Is supersonic air travel the future of aviation?

This National Aviation Day, there’s a lot to think about in the commercial aviation space, from the mayhem of summer air travel to recent news about American Airlines’ new supersonic jet investment.

The new investment brings to the fore the question about the future of the aviation industry: Is supersonic air travel the next big thing? Or will it become the standard for international business travelers and leisure travelers with no spending limit, an elite method of air travel reserved only for those who can afford it?

And what about sustainability? Will supersonic air travel create more problems for industry’s carbon reduction efforts, or help solve them?

These are the questions I ask myself, so let’s answer them together!

First question: Is supersonic air travel becoming the next big thing?

We haven’t heard much about supersonic air travel in the news lately, until American Airlines chose to buy 20 planes from Boom Supersonic, a company that has been developing modern supersonic aircraft since 2014, with an expected date of commercial flight in 2029.

American Airlines isn’t the only airline investing in Boom Supersonic’s Overture aircraft. United Airlines was the first US carrier to invest, with a contract to buy a minimum of 15 of these planes when they become commercially viable in June 2021. Japan Airlines partnered with Boom in 2017, with an option to buy 20 planes.

United Airlines announced a new partnership with Boom Supersonic. (photo via United Airlines Media)

Other strategic partners include the US Air Force, which is seeking supersonic aircraft to fly dignitaries and world leaders around the world at a faster pace.

While this all points to a future where supersonic flight is a reality, these planes are not new technology, like reusable rockets or space balloons. They have been around since the 1970s, with British Airways and Air France last flying in 2003, almost twenty years ago.

What’s new is the technology inside them, which should help reduce the noise they create, increase the overall safety of people on board, reduce the carbon emissions they produce, and generally help them to fly faster.

Second question: Will supersonic travel become the main method of air travel?

But does that mean they’ll take off unlike their first debut in the 1970s, when they became a thirty-year trend?

Currently, the planes are designed to hold between 65 and 80 passengers, which is the airline equivalent of a boutique hotel. While this means that passengers on these planes can enjoy more space and a better flying experience, it also means that the commercial aspect of these planes could be lost in favor of passengers who traditionally sit in the business class and first class categories, which can be afforded. to save time by spending a little more on these flights.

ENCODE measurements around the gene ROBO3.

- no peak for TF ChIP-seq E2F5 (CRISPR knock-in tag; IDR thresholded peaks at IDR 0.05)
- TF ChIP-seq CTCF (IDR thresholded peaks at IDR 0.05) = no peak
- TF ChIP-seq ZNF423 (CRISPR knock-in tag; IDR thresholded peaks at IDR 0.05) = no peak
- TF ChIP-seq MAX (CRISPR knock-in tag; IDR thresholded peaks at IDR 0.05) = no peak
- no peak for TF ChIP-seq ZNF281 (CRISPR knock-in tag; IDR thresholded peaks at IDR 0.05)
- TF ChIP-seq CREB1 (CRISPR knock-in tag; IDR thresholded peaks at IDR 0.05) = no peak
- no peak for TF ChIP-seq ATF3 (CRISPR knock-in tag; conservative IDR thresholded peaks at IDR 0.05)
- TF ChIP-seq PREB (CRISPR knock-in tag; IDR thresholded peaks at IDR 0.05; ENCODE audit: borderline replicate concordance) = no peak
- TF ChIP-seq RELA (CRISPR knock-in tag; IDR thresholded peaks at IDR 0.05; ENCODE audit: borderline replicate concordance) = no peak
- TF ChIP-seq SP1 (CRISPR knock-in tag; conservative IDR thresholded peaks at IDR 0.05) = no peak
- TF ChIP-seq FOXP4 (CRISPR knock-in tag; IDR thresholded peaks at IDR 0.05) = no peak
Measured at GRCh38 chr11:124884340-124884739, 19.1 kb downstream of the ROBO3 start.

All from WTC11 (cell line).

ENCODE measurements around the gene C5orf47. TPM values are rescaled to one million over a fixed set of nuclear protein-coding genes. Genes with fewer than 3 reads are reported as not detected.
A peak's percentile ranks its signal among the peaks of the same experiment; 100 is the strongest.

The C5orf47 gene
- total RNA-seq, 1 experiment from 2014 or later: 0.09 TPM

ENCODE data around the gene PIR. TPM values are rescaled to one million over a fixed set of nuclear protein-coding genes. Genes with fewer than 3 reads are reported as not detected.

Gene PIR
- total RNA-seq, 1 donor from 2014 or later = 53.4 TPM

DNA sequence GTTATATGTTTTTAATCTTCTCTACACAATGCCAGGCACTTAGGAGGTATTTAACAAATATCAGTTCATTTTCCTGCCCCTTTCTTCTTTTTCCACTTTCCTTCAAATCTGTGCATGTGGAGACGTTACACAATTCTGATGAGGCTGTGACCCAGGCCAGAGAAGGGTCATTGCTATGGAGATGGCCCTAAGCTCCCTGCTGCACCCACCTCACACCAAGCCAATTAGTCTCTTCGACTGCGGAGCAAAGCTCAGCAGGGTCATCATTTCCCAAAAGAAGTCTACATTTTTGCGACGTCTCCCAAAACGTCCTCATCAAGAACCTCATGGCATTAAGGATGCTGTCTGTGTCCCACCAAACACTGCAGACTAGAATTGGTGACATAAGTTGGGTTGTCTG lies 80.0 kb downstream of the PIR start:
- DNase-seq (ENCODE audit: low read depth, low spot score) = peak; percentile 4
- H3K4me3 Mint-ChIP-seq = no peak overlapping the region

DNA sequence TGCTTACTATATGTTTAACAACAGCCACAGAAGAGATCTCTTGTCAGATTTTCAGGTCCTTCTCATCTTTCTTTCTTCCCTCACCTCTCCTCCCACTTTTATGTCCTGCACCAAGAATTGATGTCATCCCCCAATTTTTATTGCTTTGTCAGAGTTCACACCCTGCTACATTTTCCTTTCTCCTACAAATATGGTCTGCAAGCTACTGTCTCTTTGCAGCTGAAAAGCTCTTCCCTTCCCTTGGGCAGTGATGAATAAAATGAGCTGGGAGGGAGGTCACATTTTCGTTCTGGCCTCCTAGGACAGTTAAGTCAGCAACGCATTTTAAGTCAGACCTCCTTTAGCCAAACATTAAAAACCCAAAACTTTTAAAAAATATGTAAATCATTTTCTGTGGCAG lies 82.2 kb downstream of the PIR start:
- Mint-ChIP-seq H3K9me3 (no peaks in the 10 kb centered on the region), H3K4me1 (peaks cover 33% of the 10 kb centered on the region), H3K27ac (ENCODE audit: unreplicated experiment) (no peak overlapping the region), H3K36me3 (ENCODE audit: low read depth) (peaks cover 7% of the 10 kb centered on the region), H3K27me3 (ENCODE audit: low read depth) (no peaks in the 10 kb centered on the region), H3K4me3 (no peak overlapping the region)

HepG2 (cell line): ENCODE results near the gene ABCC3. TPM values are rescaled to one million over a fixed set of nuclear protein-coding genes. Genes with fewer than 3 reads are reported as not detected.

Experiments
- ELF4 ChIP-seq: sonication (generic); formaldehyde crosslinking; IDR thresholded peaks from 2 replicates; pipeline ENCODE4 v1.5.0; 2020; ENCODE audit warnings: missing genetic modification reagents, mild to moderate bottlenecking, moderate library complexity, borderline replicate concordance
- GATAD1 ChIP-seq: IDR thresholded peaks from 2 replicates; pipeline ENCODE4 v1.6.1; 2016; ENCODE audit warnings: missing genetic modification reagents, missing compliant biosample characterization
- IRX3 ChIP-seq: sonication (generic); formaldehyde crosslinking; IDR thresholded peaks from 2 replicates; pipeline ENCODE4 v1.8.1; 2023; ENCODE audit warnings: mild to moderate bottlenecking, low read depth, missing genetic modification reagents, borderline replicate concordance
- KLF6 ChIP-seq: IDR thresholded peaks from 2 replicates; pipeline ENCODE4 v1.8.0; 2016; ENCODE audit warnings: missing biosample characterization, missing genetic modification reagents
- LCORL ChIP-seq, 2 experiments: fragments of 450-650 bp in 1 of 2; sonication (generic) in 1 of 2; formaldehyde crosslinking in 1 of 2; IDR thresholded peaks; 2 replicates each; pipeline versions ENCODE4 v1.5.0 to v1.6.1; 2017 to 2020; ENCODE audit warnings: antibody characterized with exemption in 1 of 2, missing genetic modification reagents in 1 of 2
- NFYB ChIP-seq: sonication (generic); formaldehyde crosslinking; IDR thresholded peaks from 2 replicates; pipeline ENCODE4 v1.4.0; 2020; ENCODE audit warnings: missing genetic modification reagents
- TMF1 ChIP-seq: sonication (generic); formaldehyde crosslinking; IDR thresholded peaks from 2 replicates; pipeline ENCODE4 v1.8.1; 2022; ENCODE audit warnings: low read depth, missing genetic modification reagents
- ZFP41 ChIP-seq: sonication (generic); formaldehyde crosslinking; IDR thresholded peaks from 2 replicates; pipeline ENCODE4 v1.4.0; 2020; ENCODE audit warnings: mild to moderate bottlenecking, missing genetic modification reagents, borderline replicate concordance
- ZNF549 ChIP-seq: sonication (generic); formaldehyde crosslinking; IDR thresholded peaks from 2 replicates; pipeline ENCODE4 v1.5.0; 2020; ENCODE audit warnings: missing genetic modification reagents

Supersonic Boom
Interior cabin rendering of Boom Overture (photo via Boom Supersonic)

This could hamper their ability to completely replace traditional aircraft, which will likely be more affordable and therefore more attractive options for most travelers.

However, supersonic aircraft could change how traditional aircraft are traditionally operated, and not in a bad way.

Think about it: If many traditionally first-class and business-class passengers are choosing to take supersonic jets for international travel, that means traditional business and first-class seats could become more affordable and therefore more accessible to travelers taking traditional flights worldwide. as there will be less demand for seats from their regular customer base than before.

Third question: Are supersonic flights better for the environment?

With Boom Supersonic’s Overture plane, they will be.

The company is committed to using only sustainable aviation fuels (SAF) for all of its flights and to creating an end-to-end net zero carbon process. According to their statistics, flights with SAF will reduce CO2 emissions by 80 percent compared to supersonic flights using traditional jet fuel.

Their production facility is also expected to be LEED certified, using clean energy and minimizing production waste.

Supersonic planes appear to be more sustainable than traditional planes, but their small passenger capacity and the question of whether they will replace traditional planes casts doubt on the impact their approach to sustainability will have on the entire aviation industry.

A prediction for the supersonic aviation industry

While I believe that supersonic travel will return and last longer than the thirty years it had in the 20th century (assuming a better form of travel doesn’t replace it in the near future, teleportation perhaps?), I find it difficult to believe that supersonic aviation will completely replace traditional aviation, simply because of the passenger capacity and higher ticket price.

After all, as the old adage goes, time is money. right?

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